The FINANCIAL — Data from a new study showed that Abbott's (NYSE: ABT) TRILIPIX (fenofibric acid) delayed-release capsules in combination with CRESTOR (rosuvastatin calcium) met all of the study's primary endpoints.
TRILIPIX 135 mg in combination with CRESTOR 5 mg significantly improved HDL cholesterol and triglycerides compared to CRESTOR 5 mg alone and significantly improved LDL cholesterol compared to TRILIPIX 135 mg alone in patients with multiple lipid problems. Results from this new Phase III study were presented [today] at the American College of Cardiology's 2009 Scientific Sessions in Orlando.
TRILIPIX is a prescription medicine that can be used along with diet to lower triglycerides and LDL (bad) cholesterol, and increase HDL (good) cholesterol. TRILIPIX can also be used along with diet to lower triglycerides and increase HDL cholesterol in people who are at high risk of heart disease and are taking a statin medicine to control their LDL cholesterol. TRILIPIX has not been shown to prevent heart attacks or stroke more than a statin alone.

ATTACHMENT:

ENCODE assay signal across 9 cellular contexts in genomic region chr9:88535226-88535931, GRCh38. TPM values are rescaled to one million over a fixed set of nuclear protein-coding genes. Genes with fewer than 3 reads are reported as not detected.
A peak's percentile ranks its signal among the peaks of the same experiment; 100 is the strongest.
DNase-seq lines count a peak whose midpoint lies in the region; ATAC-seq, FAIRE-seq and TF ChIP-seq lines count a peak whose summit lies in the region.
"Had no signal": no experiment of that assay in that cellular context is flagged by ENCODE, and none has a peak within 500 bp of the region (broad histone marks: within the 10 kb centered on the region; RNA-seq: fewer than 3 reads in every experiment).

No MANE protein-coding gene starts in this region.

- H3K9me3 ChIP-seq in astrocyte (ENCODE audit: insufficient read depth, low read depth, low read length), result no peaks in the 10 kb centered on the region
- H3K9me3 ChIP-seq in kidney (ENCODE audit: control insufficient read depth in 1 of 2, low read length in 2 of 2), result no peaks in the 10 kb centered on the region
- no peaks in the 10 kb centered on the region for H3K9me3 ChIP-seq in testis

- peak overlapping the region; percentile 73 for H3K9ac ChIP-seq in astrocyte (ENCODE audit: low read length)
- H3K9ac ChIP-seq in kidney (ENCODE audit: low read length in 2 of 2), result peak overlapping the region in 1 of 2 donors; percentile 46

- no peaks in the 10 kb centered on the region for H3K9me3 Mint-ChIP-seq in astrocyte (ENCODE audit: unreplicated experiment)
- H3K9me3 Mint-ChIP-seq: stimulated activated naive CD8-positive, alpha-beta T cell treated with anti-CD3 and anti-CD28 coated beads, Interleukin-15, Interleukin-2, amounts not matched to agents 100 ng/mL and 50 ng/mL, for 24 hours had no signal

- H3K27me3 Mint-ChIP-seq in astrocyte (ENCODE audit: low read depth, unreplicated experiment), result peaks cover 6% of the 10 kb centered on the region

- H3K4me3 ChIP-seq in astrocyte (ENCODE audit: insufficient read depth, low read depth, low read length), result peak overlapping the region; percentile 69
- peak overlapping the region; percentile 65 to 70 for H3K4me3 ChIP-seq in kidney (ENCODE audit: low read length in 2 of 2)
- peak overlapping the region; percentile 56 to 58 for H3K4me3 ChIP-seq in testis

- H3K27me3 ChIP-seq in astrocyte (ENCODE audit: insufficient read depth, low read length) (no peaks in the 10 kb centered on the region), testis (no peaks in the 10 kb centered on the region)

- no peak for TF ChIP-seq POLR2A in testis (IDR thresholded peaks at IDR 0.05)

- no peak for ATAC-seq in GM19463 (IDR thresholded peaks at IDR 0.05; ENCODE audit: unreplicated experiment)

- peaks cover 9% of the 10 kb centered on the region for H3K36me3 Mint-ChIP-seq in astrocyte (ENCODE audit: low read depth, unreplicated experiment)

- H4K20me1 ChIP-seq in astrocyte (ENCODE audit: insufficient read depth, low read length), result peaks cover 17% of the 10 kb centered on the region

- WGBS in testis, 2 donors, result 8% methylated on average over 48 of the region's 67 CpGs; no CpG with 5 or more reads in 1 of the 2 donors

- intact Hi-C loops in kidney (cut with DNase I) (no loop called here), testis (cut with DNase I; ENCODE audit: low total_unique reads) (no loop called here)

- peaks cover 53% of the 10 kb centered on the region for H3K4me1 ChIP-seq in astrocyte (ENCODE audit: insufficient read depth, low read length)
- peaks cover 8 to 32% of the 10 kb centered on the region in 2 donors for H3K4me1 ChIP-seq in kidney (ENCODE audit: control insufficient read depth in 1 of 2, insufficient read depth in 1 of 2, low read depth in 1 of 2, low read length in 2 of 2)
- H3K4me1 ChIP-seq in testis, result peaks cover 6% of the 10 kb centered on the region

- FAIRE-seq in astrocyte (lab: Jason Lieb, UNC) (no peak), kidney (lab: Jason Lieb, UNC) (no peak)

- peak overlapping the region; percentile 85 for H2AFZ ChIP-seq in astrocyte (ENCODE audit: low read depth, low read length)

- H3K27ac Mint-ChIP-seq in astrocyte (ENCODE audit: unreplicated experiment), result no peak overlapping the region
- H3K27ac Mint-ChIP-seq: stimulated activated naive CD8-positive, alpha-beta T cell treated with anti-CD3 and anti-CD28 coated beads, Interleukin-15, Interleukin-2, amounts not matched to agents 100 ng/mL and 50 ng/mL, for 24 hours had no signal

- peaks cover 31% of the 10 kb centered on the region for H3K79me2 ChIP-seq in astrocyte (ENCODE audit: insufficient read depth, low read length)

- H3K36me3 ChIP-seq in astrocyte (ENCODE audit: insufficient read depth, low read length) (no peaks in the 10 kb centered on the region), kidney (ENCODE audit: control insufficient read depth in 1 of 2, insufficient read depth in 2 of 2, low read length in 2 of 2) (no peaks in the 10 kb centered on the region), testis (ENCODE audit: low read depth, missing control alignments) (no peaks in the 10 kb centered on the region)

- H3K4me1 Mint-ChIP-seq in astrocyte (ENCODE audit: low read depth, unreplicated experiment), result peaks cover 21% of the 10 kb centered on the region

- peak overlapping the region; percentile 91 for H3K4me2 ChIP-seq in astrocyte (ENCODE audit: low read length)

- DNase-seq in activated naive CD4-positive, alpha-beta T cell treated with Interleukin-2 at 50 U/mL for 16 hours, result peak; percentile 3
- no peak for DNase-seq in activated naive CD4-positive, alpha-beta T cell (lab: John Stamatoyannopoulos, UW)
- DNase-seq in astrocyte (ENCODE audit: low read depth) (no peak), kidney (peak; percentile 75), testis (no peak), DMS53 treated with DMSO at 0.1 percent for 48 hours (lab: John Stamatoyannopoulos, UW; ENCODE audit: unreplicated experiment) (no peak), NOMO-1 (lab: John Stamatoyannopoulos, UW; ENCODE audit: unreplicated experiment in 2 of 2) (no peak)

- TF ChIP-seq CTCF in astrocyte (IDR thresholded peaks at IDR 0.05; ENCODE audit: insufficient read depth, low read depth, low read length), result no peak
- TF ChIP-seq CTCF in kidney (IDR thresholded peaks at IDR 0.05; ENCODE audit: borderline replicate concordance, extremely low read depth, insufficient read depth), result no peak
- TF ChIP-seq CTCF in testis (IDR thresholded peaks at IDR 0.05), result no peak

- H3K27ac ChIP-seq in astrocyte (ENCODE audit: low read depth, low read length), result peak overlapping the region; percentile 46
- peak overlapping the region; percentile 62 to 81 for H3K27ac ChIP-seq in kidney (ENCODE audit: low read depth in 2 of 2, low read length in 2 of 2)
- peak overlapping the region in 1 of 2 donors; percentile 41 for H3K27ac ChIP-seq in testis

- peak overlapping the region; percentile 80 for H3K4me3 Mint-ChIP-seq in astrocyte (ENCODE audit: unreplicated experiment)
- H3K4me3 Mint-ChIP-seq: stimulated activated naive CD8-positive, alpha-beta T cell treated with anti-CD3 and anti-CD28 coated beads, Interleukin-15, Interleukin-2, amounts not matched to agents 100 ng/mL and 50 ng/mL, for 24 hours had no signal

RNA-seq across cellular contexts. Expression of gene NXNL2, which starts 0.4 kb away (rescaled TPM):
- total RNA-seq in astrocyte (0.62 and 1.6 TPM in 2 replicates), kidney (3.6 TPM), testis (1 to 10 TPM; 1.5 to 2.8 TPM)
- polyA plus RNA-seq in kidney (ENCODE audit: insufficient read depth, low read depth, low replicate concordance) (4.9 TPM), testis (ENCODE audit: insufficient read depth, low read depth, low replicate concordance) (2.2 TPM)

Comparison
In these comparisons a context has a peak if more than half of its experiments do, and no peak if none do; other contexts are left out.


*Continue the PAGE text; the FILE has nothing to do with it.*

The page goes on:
TRILIPIX is the first and only fibrate to be approved for use in combination with a statin. In certain patients, treatment guidelines recommend the combination of a fibrate with a statin to improve lipid levels.
In the clinical trial, TRILIPIX in combination with CRESTOR was generally well-tolerated with reported safety similar to CRESTOR alone and TRILIPIX alone. No unexpected liver, kidney or muscle safety issues were identified in this study. Muscle related problems can occur with TRILIPIX and CRESTOR alone. The risk of these side effects may be increased when TRILIPIX is used with a statin.
"More comprehensive treatment is often needed in certain patients with mixed dyslipidemia to help reach targets for all three key lipids," said Eli Roth, M.D., University of Cincinnati College of Medicine, and Sterling Research Group, Cincinnati, Ohio. "The results from this study are encouraging because TRILIPIX combined with the lowest available dose of CRESTOR improved LDL cholesterol, HDL cholesterol and triglycerides."
More than 100 million American adults have lipid problems, and 35 percent reported being treated with lipid-altering medications. Of the patients being treated, fewer than one in three (30 percent) were at recommended levels for all three key lipids. Treatment guidelines endorsed by the National Cholesterol Education Panel, the American College of Cardiology and the American Heart Association have called for more aggressive management of lipids, including a lower LDL goal for many patients, as well as more aggressive management of HDL and triglycerides.